Saudi artist Abdulnasser Gharem’s unusual double life
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There is palpable excitement in Saudi artist Abdulnasser Gharem’s voice when he talks about discovering the internet as a young artist based in Riyadh. “In the late 1990s, the internet was so liberating,” he says. “I’d stand in front of a computer monitor for hours just waiting to see museums, exhibitions, art fairs. Downloading images for my desktop was a very powerful gesture.”
This digital window on the outside world fed into Gharem’s wider vision – to challenge existing modes of art practice in Saudi Arabia. The artist has since become the country’s most famous art export, making controversial, intelligent works that draw upon, and occasionally subvert, aspects of his Saudi heritage.
These include “Flora and Fauna”, a performance piece made in 2007 in the centre of Abha, a southern Saudi city. Gharem, 40, wrapped himself in plastic sheeting, also encasing one of the trees running down the main street. A new presentation of the piece, dated 2013, is on show in the first major solo exhibition dedicated to Gharem at Edge of Arabia in London. More than 20 works are for sale, made between 2010 and the present, with a price range of £3,000-£100,000.
“‘Flora and Fauna’ was a neat exploration of how man must exist in equilibrium with his environment,” says Gharem on his website. Locals may have been foxed by this strange fusion of foliage and human, but Gharem says – deadpan – that bystanders just became “part of the work”. Drawing in the community was an integral aspect, but a maverick element also makes him appealing.
This anarchic streak, which has always bubbled under the surface, came to a head during his studies at the Al-Meftaha Arts Village in Abha in 2003. Tired of painting “landscapes and butterflies”, Gharem says that a group show at the commercial gallery Jeddah Atelier in 2004 proved a turning point. “Along with other artists from Al-Meftaha, I displayed new media works that were revolutionary. Around 800 visitors turned up,” he says, apparently relishing the new-found fame.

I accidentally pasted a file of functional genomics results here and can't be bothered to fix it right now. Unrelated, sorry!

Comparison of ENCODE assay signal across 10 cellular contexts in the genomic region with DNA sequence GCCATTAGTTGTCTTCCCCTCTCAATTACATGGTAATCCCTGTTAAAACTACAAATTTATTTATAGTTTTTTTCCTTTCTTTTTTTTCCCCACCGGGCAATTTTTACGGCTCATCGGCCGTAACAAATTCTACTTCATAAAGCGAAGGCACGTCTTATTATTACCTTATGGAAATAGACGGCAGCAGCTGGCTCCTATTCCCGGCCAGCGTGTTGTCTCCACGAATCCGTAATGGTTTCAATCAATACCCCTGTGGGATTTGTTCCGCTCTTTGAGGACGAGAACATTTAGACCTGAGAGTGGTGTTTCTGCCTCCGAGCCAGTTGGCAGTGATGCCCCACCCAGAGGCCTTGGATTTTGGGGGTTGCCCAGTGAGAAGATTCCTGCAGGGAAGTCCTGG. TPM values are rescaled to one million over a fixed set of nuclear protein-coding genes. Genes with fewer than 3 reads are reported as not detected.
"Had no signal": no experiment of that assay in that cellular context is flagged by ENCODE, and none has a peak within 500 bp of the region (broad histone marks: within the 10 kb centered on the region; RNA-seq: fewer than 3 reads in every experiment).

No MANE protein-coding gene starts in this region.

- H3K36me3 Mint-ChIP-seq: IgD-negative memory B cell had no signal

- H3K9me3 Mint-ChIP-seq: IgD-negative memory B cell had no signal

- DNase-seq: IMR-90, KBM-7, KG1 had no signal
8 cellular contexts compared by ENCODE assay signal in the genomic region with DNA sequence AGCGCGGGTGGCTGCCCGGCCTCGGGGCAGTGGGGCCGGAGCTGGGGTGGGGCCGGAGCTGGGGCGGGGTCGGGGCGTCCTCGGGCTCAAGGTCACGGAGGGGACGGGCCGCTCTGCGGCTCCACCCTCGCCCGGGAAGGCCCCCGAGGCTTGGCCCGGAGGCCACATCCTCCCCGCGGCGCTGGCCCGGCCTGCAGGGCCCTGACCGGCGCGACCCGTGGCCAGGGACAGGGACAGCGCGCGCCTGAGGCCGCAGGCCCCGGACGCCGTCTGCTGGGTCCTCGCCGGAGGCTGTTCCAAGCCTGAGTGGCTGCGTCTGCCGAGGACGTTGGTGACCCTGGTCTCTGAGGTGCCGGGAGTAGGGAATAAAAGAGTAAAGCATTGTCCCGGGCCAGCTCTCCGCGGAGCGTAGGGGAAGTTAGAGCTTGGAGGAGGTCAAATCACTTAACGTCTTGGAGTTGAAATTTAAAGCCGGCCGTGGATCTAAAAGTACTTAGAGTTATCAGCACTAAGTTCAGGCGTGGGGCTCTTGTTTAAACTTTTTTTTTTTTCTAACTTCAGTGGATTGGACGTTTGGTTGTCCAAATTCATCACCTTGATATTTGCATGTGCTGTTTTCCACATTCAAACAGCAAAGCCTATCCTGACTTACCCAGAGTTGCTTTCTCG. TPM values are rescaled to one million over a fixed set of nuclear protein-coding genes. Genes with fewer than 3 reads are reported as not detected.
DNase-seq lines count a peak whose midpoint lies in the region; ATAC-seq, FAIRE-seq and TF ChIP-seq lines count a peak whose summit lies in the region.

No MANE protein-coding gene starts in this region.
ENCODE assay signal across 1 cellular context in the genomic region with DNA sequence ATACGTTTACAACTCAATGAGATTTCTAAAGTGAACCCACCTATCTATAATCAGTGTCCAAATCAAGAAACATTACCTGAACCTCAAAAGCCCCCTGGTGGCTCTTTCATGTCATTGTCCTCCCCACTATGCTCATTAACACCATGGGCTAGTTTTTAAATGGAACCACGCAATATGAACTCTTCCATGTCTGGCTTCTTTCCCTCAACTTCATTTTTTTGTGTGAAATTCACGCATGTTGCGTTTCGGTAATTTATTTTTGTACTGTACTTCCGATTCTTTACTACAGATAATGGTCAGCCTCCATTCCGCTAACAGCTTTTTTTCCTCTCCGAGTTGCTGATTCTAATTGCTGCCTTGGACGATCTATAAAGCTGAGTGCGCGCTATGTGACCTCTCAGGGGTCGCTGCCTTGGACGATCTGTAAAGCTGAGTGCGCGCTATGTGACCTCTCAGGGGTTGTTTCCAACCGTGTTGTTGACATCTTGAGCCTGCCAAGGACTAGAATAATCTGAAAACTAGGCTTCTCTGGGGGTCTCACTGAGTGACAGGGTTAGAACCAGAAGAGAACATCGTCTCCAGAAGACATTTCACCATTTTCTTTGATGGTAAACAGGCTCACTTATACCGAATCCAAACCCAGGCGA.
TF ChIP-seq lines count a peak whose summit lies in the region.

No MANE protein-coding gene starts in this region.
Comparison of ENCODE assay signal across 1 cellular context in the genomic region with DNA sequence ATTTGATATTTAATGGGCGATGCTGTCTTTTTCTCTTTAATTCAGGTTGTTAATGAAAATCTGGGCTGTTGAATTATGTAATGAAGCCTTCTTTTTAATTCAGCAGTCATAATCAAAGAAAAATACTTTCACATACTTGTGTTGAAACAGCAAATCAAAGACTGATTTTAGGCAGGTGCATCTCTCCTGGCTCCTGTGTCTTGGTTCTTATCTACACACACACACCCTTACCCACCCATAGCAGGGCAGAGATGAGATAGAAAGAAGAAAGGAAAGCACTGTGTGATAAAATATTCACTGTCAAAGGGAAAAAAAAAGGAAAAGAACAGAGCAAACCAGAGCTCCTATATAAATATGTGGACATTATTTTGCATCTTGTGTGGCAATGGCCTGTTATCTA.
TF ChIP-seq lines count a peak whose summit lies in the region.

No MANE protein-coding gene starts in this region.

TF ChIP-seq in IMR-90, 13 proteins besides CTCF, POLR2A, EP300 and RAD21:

He came to the west’s attention during the Venice Biennale of 2009, where the non-profit Edge of Arabia, of which he is co-founder, showed the video Siraat (The Path). (A related silkscreen portraying a collapsed bridge daubed in Gharem’s graffiti-esque scrawls is on view in London.) Then in 2007 he made an important, socially engaged piece after visiting the south-western Saudi town of Jizan, near the Yemen border. In this crumbling shantytown he spotted the term “manzoa” (meaning “to be demolished”) sprayed across the shacks owned by local fishermen. Gharem painted the same word on his shirt, walking among the impoverished inhabitants “like a ghost”.
But what makes Gharem’s status as a leading exponent of Middle Eastern conceptualism even more startling is the fact that he has another, more conventional, career – as a lieutenant- colonel in the Saudi army. Surely this dual existence has, at times, rubbed his peers up the wrong way?
“My military experience feeds into my artistic vision 100 per cent. I’ve been in the army for more than 21 years and, yes, in the beginning it was complicated. But after 18 years as an artist, I have the confidence of the senior figures in the army.”
It is clear that his Saudi extraction and life experiences are the DNA of his art, though he – rather naively – emphasises: “I’m not on one side. I’m a witness.” The London show is full of loaded statements, such as a series of three enormous hand-carved stamps made by Moroccan craftsmen. There are also stamp prints on paper such as “The Stamp (Amen)” and “The Stamp (Moujaz)”. Stamps, a mundane symbol of Saudi bureaucracy, signal the “right path”, observes Gharem.
“In Arabic ‘Moujaz’ means ‘in accordance with sharia law’,” he says. “Many Saudi banks use this slogan to bring in new customers. But recently some of these banks were exposed for breaking the rules, as [outdated] sharia laws haven’t evolved.” Another striking work made from rubber stamps, “Camouflage” (2013), depicts an electric blue tank that appears braided together from traditional Islamic art forms.
This drive for experimental, edgier art has inevitably unsettled factions in his conservative home country. In 2008, Saudi government officials visited an exhibition organised by Edge of Arabia at London’s School of Oriental and African Studies (SOAS). The visiting dignitaries wanted the work “Pedestrian Crossing”, which depicted the 9/11 attacks, withdrawn.